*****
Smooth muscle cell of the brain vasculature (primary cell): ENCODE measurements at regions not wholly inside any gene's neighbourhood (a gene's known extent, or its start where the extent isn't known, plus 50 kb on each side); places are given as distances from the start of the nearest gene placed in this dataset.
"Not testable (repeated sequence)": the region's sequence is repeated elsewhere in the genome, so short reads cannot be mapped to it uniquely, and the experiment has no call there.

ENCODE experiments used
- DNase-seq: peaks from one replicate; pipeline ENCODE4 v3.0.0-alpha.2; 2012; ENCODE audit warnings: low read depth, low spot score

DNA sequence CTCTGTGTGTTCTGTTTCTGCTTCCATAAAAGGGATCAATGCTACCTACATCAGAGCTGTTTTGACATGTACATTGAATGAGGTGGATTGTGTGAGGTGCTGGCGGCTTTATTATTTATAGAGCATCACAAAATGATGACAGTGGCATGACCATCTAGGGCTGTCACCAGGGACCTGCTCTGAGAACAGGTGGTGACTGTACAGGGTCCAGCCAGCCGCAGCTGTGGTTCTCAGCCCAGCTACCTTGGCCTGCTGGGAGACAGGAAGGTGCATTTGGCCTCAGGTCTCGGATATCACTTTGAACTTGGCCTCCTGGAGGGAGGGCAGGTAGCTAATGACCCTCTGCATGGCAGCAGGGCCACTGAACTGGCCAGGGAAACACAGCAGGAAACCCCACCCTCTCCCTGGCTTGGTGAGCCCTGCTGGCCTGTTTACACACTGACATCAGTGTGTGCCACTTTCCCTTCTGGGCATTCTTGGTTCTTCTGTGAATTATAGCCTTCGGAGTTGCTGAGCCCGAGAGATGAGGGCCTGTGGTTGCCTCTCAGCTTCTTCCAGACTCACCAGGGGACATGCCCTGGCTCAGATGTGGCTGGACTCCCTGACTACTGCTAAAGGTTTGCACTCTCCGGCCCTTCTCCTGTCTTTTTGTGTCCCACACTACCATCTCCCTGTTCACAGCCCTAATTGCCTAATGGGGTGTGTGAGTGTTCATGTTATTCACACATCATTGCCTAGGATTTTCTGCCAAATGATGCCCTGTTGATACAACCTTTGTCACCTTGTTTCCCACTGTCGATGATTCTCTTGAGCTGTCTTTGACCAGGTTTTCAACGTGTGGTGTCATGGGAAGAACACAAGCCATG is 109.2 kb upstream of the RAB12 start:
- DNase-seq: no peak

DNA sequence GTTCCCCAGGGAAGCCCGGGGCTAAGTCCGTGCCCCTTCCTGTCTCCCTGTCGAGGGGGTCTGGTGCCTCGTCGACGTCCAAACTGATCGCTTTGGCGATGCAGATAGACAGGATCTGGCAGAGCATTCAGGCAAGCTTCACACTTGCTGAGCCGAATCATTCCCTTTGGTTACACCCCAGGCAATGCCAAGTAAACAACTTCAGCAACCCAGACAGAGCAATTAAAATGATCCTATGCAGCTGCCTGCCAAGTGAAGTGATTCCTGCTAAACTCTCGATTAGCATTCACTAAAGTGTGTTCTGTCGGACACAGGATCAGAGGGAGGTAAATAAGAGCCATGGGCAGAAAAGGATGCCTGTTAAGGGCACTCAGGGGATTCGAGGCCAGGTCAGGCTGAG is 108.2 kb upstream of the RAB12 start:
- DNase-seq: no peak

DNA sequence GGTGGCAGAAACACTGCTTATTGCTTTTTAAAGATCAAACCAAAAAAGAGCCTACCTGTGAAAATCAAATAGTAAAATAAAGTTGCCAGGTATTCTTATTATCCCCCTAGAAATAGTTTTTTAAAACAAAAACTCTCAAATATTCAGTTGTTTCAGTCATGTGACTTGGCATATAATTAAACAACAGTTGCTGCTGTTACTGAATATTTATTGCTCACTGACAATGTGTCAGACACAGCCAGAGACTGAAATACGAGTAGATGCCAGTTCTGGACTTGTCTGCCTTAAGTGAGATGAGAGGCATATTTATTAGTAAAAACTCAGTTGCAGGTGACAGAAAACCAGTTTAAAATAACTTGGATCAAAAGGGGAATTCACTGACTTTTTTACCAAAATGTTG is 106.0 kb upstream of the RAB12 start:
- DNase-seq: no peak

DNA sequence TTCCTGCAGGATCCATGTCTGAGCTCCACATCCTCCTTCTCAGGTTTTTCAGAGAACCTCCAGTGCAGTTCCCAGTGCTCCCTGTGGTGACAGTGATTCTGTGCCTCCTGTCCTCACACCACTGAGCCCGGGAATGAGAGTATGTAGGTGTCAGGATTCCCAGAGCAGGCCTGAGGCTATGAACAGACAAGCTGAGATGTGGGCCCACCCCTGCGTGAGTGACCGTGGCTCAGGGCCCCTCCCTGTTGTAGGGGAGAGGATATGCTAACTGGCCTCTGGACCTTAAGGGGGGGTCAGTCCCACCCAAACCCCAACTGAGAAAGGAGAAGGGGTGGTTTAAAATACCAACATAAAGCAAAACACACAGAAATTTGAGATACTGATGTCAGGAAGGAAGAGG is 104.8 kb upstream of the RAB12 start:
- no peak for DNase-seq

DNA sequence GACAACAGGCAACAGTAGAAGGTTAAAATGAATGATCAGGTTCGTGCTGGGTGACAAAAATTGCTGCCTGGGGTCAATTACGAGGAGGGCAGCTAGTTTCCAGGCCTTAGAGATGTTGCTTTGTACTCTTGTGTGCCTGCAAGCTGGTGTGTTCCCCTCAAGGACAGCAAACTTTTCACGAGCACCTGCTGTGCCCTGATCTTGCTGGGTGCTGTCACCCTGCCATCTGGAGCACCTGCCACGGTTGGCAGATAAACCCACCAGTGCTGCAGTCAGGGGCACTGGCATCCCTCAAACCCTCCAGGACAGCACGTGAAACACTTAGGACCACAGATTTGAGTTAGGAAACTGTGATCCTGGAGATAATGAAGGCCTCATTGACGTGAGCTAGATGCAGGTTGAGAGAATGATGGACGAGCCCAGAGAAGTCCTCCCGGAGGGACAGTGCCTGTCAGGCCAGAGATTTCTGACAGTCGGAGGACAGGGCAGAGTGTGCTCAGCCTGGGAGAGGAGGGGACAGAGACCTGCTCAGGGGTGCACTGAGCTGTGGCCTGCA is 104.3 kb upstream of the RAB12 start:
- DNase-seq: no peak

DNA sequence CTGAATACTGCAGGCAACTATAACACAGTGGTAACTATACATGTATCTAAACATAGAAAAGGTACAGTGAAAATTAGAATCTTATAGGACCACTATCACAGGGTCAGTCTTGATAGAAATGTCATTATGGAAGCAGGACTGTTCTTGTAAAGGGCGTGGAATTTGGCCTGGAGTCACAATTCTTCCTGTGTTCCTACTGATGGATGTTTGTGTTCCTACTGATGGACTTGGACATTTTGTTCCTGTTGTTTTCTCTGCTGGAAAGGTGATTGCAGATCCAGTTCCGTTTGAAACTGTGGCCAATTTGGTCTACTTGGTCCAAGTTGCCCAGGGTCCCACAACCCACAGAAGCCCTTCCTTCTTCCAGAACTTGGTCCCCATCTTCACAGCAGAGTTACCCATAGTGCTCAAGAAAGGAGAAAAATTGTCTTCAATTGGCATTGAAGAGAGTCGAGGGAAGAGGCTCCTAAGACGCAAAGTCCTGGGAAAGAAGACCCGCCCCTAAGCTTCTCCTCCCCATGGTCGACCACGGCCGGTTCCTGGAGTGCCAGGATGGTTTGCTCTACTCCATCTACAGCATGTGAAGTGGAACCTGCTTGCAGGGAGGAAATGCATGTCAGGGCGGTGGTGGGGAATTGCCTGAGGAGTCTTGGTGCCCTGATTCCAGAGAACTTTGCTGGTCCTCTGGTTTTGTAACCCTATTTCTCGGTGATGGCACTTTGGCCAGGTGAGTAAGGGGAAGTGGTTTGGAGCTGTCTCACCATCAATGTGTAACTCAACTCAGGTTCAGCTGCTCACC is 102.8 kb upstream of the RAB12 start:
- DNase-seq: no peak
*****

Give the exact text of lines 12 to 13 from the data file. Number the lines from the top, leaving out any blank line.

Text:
- no peak for DNase-seq

DNA sequence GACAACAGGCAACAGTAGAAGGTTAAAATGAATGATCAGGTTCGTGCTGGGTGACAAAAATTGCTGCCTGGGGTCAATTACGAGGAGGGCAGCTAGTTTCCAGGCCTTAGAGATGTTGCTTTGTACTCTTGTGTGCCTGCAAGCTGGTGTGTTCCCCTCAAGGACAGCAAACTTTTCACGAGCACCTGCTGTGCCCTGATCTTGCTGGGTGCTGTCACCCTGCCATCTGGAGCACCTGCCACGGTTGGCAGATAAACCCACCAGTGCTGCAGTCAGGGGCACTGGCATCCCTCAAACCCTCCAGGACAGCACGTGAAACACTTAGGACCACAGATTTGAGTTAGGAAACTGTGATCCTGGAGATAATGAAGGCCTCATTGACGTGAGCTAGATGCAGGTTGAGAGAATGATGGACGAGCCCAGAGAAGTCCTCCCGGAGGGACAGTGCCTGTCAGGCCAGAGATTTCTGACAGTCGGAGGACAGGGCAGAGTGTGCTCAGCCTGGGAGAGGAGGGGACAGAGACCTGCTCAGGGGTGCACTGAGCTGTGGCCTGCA is 104.3 kb upstream of the RAB12 start: